5 Tips For Growing Cabbage in Raised Beds

Cabbage is a very rewarding crop to grow. There’s nothing quite like twisting a giant head of cabbage right out of the soil. However, it can be challenging to grow if you don’t have the right conditions. This makes it an excellent candidate for a raised bed. In a raised bed, you can easily control the growing conditions. Gardening expert Kelli Klein shares 5 tips for growing cabbage in raised beds.

A close-up of vibrant green cabbages flourishing in nutrient-rich soil within wooden raised beds.

Contents

Cabbage is a member of the Brassica family of plants, which includes kale, broccoli, cauliflower, and Brussels sprouts. It has similar growing requirements to other brassicas. This includes the need for full sun, consistent watering, and well-draining soil. These needs are easy to meet in a raised bed! Not to mention it’s so rewarding to start cabbage from small seeds either indoors or directly sown into your garden. 

Cabbage might not be the most glamorous crop, but it holds its own in the kitchen. Homemade sauerkraut is a great gateway into the world of fermenting. Not to mention, there is nothing that compares to a homegrown crisp cabbage coleslaw. It is also easy to pickle along with other vegetables like carrots and radish. Enjoy these pickled veggies as a crunchy taco topper. 

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Spacing

A close-up capturing cabbage plants adorned with glistening water droplets on tender young leaves, thriving in brown soil layered with straw mulch within a metal raised bed.
Compact cabbages like ‘Caraflex’ maximize small garden spaces.

When planting cabbage in a raised bed, consider the size of the fully mature plant. Cabbage spacing is the most important consideration. This will help utilize the raised bed space to its fullest. Additionally, the small seedlings can be deceiving. Cabbage grows wide and low to the ground, with some varieties reaching up to 24 inches across! Generally speaking, you’ll want to space seedlings 12-18 inches apart. Refer to your seed packet for information on the fully mature size, plant spacing guidelines, and transplant accordingly.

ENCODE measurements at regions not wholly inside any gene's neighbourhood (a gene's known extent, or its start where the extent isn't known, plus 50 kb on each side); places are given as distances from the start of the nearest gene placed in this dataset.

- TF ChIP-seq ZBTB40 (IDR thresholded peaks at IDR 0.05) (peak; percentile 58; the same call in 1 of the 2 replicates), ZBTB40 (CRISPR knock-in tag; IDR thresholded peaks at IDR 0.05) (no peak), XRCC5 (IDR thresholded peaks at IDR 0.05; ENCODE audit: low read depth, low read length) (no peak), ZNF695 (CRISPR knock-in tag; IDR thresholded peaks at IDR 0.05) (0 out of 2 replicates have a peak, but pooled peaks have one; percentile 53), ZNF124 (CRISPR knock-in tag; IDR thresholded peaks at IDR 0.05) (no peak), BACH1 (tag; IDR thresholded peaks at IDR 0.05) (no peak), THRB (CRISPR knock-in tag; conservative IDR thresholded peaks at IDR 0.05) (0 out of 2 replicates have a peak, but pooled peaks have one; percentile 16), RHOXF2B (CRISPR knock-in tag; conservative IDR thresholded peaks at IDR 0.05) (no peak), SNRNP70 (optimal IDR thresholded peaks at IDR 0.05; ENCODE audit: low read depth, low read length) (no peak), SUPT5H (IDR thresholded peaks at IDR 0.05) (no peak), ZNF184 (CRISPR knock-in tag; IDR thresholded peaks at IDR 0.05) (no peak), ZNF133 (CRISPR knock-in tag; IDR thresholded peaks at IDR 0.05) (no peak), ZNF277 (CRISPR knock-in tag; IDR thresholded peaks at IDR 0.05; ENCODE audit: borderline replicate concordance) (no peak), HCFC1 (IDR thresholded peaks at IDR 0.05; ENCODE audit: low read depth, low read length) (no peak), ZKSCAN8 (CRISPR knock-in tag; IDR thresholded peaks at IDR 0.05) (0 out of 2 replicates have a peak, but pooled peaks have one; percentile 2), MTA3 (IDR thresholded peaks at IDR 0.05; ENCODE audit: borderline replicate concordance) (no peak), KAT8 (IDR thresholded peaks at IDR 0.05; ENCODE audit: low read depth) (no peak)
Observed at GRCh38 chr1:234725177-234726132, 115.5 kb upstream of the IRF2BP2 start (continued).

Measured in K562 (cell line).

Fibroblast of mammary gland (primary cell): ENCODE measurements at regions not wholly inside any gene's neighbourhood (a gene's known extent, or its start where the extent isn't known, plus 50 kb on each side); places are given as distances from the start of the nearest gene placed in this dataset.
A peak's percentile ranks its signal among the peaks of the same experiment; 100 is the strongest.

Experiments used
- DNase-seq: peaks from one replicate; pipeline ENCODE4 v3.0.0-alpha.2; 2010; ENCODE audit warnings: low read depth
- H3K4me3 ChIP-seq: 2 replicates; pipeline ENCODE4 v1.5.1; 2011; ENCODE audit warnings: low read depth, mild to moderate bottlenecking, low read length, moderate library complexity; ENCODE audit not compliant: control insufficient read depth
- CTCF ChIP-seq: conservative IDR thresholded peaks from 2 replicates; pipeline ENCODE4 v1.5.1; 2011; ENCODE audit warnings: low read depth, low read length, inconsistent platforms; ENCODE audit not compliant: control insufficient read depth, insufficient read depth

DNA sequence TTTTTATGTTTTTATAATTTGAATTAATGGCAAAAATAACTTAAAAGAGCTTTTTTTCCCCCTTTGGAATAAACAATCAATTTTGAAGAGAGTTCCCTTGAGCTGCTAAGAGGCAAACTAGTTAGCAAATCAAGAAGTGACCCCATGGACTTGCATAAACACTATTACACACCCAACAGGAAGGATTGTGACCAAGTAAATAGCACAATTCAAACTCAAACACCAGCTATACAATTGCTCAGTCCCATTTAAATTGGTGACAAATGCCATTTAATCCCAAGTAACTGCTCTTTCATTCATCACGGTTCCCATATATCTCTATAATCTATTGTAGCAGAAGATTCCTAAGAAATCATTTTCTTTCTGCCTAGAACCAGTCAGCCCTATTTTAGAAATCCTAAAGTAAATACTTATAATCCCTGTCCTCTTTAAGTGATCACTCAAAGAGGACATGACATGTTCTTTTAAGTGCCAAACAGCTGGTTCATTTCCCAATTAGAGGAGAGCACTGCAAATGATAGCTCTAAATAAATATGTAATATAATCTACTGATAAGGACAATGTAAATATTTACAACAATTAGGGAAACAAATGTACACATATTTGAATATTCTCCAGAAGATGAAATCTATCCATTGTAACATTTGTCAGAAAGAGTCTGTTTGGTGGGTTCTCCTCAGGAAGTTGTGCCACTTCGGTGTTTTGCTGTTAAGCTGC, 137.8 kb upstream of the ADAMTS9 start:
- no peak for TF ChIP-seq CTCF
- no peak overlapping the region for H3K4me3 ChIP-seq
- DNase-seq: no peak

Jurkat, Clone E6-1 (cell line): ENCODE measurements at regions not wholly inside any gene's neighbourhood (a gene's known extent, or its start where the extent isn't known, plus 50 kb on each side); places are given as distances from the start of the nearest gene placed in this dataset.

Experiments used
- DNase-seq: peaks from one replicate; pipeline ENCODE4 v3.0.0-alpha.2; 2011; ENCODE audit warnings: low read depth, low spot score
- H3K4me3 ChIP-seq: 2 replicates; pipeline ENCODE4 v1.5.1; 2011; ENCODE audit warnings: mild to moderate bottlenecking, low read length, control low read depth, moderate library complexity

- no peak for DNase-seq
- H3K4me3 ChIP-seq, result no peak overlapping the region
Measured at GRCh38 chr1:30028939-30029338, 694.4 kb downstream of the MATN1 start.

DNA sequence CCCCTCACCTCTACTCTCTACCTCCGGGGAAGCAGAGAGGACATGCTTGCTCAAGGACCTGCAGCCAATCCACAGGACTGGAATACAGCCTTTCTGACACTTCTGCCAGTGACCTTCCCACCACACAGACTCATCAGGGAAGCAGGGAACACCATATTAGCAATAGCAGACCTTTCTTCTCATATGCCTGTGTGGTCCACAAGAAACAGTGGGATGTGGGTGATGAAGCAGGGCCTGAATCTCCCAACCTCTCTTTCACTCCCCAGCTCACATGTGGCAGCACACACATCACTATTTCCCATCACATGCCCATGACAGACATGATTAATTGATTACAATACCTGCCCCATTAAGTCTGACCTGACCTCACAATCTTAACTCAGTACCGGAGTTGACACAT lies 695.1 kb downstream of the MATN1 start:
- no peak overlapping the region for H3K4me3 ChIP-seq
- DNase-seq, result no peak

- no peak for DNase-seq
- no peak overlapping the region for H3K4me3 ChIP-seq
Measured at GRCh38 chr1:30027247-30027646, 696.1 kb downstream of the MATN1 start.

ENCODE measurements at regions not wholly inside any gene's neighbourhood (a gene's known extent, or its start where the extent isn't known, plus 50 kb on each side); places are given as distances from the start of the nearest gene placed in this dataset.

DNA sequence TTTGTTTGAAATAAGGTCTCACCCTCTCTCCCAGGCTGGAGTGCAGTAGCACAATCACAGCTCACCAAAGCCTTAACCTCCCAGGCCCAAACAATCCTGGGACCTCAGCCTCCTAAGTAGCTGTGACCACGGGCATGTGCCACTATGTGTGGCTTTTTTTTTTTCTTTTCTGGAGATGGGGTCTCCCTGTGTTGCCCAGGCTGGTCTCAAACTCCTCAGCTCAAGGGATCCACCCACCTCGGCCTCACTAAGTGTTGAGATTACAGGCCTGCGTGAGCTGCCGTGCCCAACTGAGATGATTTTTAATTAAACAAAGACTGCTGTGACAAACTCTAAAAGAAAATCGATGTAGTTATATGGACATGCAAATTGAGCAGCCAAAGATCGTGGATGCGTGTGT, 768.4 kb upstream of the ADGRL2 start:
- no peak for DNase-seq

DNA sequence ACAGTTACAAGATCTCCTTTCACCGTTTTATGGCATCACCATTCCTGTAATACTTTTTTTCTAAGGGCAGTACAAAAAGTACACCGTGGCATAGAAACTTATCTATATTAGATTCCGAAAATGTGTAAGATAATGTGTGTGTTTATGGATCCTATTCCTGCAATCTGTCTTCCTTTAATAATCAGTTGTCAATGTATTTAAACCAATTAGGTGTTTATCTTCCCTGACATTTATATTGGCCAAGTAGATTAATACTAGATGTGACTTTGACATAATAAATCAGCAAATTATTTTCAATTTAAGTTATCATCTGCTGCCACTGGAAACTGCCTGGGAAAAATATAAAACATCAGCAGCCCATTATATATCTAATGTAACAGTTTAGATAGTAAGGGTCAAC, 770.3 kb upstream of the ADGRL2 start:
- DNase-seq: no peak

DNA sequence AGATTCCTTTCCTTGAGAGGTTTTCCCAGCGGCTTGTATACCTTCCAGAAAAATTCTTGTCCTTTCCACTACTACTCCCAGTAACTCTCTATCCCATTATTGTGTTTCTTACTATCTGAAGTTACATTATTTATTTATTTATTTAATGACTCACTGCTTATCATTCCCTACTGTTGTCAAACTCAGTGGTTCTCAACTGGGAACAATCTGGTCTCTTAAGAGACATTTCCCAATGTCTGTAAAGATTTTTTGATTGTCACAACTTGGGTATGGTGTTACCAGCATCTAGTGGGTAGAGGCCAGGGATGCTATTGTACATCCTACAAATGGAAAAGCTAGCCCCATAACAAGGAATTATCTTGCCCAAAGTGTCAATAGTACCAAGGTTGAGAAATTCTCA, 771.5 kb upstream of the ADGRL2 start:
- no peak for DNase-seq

Interplanting is another great layout option. Grow these brassicas around the edge of a raised bed with taller plants growing in the center. Or interplant with lettuce to take up space between the cabbage while they are small. Head lettuce will be harvested just as your cabbages begin to size up and fill the gaps. This will help keep the soil covered, which aids in retaining moisture. 

Although most cabbages grow to be quite large, there are smaller varieties that produce compact heads like ‘Caraflex’ that can help maximize your space. Caraflex cabbage grows to nine inches tall and four inches wide. Each petite cabbage weighs between one and a half to two pounds. No matter the size of your raised bed, there is a cabbage for you. 

Amend The Soil

A close-up of a shovel with rich brown soil, adorned with a large worm, ready for soil amendment; in the backdrop, lies more brown soil and a wooden container for a raised bed garden.
Ensure soil depth of 12-18 inches for shallow-rooted cabbage.

These brassicas require well-drained soil that is rich in organic matter. Cabbage is a heavy feeder, and an abundance of organic matter provides the nutrients that these plants need. It also helps to retain moisture, and cabbages love consistently moist soil. This is easy to achieve with a raised bed

Fill your beds with a high-quality soil mix that contains a healthy dose of compost or other organic matter. Or make your own soil mix using equal parts compost, perlite, and coco coir. Filling your raised bed for the first time? Consider using the hugelkultur method. When utilizing the hugelkultur method be sure to think about the depth of the final soil layer. Cabbage is relatively shallow-rooted and needs a soil depth of at least 12 to 18 inches.